CHECK CURRENT INSTALLATION
If you already have the OS installed, before you continue you can first check to see if your current install is a native UEFI install. If it is already set up, then you are set, if not, then you are going to need to do a re-installation.
To check your current install we are going to use Disk Management.
Open Disk management by typing it into search and choosing the “Create and format hard disk partitions” option.
Once loaded look for your C: partition, if you have a 100MB (EFI System Partition) on the disk your C: partition is on, then you already have a UEFI/GPT install. All you need to do is make sure that Ultra Fast boot is enabled in your UEFI and you can skip ahead to the ‘Finish Install And System Setup’ section.
ENABLE ULTRA FAST/FASTBOOT IN UEFI
If you are doing a clean install because it is that time of the year or your current installation isn’t a native UEFI install, the first thing we want to do before we install Windows is set our UEFI boot mode to Ultra Fast. We want to have this already set as we don’t want to risk not doing a native UEFI installation.
BOOT FROM YOUR INSTALL MEDIA
In order to boot and do a UEFI install properly you must boot off of a UEFI: option. This could typically be a Windows DVD installer or USB installer. As you can see in the picture below we have a UEFI: USB option with our Windows 8.1 ISO on.
***If you want to use a USB you can simply extract/copy contents of your Windows 8 ISO or DVD installer onto the root a FAT32 formatted USB and mark that partition as active in disk management. It is important that your USB is formatted to FAT32 or else the UEFI shell may not boot off of it for a UEFI install and just do an MBR install, however, some motherboard UEFIs can boot off of a NTFS formatted USB for a native UEFI install, like our ASRock motherboards. In this case we could also use the Windows USB/DVD Download Tool instead.
WIPE THE DRIVE CLEAN
Once the Windows installer is loaded we want to make sure that the drive we are installing to is blank so that Windows will partition it properly as a GPT drive. This is quite simple to do. Before you click install or anything press Shift + F10 at the same time. Command prompt should now be open. Do the following steps to clear off all partitions on the drive.
- Type diskpart, hit Enter
- Type list disk, hit Enter
- Type select disk X (X being the drive you are installing to), hit Enter
- Type clean, hit Enter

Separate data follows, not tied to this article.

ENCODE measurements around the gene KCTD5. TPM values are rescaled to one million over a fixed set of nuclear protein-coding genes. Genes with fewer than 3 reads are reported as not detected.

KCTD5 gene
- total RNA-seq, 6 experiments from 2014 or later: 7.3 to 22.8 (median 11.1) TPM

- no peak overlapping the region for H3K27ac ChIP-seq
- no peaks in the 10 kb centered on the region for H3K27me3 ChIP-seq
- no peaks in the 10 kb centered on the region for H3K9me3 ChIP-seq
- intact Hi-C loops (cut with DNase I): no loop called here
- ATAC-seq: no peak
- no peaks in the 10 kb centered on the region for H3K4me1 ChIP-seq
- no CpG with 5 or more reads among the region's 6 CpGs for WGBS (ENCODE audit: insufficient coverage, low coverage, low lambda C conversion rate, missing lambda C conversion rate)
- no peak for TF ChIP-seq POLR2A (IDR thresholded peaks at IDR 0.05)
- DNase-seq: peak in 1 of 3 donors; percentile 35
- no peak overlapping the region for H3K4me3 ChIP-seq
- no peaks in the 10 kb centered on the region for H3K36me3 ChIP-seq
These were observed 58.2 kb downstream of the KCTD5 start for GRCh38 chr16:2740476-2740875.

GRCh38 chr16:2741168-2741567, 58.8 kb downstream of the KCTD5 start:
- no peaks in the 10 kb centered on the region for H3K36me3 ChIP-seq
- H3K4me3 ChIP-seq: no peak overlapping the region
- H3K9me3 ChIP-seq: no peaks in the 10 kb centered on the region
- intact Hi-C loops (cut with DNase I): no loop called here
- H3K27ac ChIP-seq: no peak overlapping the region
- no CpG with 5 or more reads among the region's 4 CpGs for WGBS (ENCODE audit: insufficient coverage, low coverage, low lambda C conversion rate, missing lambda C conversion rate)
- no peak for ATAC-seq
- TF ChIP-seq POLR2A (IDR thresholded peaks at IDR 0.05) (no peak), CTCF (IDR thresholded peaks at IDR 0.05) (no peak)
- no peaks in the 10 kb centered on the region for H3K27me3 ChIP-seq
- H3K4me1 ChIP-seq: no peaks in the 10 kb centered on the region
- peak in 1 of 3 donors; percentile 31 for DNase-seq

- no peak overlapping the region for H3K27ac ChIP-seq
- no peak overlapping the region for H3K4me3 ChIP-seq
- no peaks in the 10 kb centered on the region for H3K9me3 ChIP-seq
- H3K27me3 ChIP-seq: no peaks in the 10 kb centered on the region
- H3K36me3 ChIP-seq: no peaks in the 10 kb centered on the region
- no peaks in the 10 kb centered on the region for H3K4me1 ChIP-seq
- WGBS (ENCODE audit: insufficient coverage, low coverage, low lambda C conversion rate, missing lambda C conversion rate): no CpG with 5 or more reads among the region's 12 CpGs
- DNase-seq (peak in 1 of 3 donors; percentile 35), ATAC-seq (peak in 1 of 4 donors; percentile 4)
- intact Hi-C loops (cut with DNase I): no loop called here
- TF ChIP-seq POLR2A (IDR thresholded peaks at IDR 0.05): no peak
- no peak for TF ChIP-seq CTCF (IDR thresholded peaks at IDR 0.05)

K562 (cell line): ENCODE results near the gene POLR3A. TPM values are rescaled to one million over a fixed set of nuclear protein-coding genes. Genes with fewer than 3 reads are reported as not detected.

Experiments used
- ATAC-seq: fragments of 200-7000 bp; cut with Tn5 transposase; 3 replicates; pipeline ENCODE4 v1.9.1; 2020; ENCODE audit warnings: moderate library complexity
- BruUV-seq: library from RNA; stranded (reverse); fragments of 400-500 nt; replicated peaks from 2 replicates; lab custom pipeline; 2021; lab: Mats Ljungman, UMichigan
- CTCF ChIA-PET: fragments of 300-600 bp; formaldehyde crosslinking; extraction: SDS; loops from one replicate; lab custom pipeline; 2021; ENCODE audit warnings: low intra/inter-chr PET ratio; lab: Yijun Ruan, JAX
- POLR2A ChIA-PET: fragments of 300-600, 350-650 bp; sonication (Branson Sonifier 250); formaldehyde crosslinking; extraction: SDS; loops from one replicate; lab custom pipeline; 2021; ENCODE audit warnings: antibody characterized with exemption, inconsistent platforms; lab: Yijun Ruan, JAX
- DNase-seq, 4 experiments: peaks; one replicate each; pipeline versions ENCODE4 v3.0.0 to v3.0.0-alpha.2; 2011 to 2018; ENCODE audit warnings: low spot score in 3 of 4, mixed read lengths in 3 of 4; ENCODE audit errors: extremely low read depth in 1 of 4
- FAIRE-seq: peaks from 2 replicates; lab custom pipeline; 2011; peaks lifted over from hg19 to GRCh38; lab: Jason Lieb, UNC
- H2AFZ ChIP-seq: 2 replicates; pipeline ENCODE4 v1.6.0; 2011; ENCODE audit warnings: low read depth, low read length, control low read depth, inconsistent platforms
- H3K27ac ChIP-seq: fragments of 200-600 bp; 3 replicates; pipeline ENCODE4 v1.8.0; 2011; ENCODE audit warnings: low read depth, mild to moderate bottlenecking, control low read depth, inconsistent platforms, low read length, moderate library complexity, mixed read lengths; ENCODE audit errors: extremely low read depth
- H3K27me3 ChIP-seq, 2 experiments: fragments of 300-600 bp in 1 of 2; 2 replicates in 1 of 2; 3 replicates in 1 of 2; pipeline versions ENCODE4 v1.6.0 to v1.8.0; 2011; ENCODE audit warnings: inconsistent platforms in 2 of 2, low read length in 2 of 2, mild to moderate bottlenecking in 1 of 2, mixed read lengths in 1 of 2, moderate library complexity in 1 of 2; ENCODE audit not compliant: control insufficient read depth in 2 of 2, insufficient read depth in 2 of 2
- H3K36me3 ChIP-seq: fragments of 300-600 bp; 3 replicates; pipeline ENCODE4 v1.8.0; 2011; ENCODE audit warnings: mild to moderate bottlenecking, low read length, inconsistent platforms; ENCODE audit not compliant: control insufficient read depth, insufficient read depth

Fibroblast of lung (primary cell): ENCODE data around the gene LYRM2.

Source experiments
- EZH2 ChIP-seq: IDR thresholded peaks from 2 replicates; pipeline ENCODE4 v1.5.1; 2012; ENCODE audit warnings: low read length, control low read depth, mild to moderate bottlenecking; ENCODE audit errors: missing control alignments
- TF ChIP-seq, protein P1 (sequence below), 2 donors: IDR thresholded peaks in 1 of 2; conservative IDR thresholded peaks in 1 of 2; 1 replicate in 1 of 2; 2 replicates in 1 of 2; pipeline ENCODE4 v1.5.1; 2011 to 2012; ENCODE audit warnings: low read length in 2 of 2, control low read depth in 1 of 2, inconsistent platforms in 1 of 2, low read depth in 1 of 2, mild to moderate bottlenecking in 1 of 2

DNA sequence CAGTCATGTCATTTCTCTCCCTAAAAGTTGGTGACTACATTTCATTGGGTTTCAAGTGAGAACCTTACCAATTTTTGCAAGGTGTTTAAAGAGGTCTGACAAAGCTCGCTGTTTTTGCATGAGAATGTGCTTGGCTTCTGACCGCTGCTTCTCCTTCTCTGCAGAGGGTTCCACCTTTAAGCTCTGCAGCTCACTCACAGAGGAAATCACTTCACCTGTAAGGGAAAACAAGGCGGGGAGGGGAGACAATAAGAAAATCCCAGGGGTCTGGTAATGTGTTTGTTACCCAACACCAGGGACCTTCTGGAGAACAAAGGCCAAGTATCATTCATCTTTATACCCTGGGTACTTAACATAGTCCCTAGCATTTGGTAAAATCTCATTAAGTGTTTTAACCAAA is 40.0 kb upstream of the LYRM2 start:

- Type exit, hit Enter
- Type exit, hit Enter again
CHOOSE ADVANCED INSTALL AND CREATE THE PARTITIONS
Once the drive is clean you may continue through the installer until you get to where it asks you to do an upgrade install or Advanced install.
You will now see the option to choose your blank drive to install to. Before clicking next, select your drive and click the New button. It should automatically create the four following partitions:
- Recovery – Windows Recovery Environment (Windows RE) Tools
- System – Extensible Firmware Interface System Partition or ESP
- MSR (Reserved) – Microsoft Reserved Partition
- Primary – Windows and Data
This will tell you that the system has booted to a UEFI boot and things are going to install properly.
You may now continue with your installation.
FINISH INSTALL AND SYSTEM SETUP
Once everything is complete install your motherboard drivers, run Windows update and then check to see that the Windows fast startup option is enabled. To check this setting simply:
- Go to Control Panel
- Click System and Security
- Click Power Options
- In the left side panel click “Choose what the power button does”
Here you should see under Shutdown settings that it has a check box checked next to Turn on fast startup (recommended). If it isn’t checked go to the top of the page and click “Change settings that are currently unavailable” and check off the check box and save changes.
OPTIMIZATIONS AND TWEAKING
To get some more responsiveness out of your system you may want to check out our Windows Optimization Guide where you will find a plethora of tweaks and settings to mess with to get your system running in tip-top shape!
Now, let’s get onto actually testing the different UEFI fast boot settings to see if changing them will actually make a difference and if so, by how much.
Continue on to the next page for Test Results and Final Thoughts.